Land-Use and Integrated Management - Réserve faunique de Port‑Cartier–Sept‑Îles - Wildlife Reserves - Sépaq

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Réserve faunique de Port‑Cartier–Sept‑Îles

Partial opening

This establishment is partially open. Certain health and safety measures to combat COVID-19 (coronavirus) have been put in place to ensure the health and safety of staff and customers.

Consult the list of activities and services offered

Land-Use and Integrated Management

General presentation

Natural resource management on the territory of Réserve faunique de Port-Cartier-Sept-Îles is a responsibility of the government, more specifically of the Ministère de la Forêt, de la Faune et des Parcs (ministry of forests, wildlife, and parks, or MFFP) and the Ministère de l’Énergie et des ressources naturelles (ministry of energy and natural resources, or MERN). Given the specific nature of wildlife reserves, they were given a “multiple modulated" vocation under the government’s Plans d’affectation du territoire public régionaux (regional public land use plans, or RPLUP), a vocation defined as the “multipurpose use of land and resources, with procedures or rules adapted to specific environmental, landscape, cultural, social, or economic conditions” (our translation). In other words, the management and use of natural resources, including forests and wildlife, must be carried out in an integrated manner by the government, i.e. taking into account all resources on the territory as well as the legal vocation of conserving and showcasing the fauna of the wildlife reserve.

In this regard, the forest of Réserve faunique de Port-Cartier-Sept-Îles is exploited by designated holders of timber supply guarantees (DHTSG), i.e. forestry companies having a harvest agreement with the MFFP, based on forestry planning under the auspices of the MFFP since April 1, 2013. The Ministère is now in charge of developing tactical and operational integrated forest management plans (IFMP) at the scale of each management unit, taking into consideration, in particular, the allowable cut calculation carried out by the Chief Forester, work from local integrated resources tables and territory management tables (LIRTMT), the orientations and objectives pursued by the Government to the Regional Public Land Use Plans (PATP), the objectives of sustainable forest management as set out in the Law Sustainable Forest Management (LADTF), as well as the sustainable forest development objectives stipulated in the Sustainable Forest Development Act (SFDA). In the wake of this exercise, discussions are underway involving Sépaq, the MFFP, and representatives of forestry companies (DHTSG) aimed at integrating into forestry planning and interventions various measures or procedures designed to minimize conflicts of use and impacts on the wildlife and landscape, as well as on the environment in which recreational and wildlife-related activities are carried out in wildlife reserves.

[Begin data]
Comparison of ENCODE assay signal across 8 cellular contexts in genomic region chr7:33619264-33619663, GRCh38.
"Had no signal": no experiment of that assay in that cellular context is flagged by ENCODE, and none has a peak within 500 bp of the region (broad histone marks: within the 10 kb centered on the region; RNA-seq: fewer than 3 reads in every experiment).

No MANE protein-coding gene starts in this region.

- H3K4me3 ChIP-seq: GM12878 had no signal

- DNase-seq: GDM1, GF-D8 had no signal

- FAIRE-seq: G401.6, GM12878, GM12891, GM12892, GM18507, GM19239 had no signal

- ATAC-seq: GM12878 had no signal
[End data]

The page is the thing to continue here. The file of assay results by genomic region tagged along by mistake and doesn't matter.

In order to equip wildlife reserve managers in terms of integrated wildlife-forest-recreation forestry management and to guide the MFFP in harmonizing forestry planning for these unique territories so that the different types of forestry interventions are more predictable, better adapted, and more likely to help fulfil the particular vocation of wildlife reserves, Sépaq has carried out a number of so-called IRM (integrated resource management) projects.

Consult the list of completed projects (in French only)

Specific land-uses

Spawning grounds have been set up to increase the reproductive potential of the speckled trout. A few streams and rivers have undergone developments in cooperation with Fondation de la faune du Québec.

 

Specific Files

It would be possible to harvest over 200,000 speckled trout per year at Réserve faunique de Port-Cartier–Sept-Îles, but only 15% of them are currently fished. Thanks to quality habitats and the scarcity of competing fish species, the majority of the lakes only contain native speckled trout. The fishing conditions on this famous territory are excellent:

  • Daily catch and possession limit: 20
  • Average weight of trout captured: 180 grams (trout of 350 grams or over in several lakes)
  • Average harvest/day/angler: 8 or more (over 12 in many lakes)

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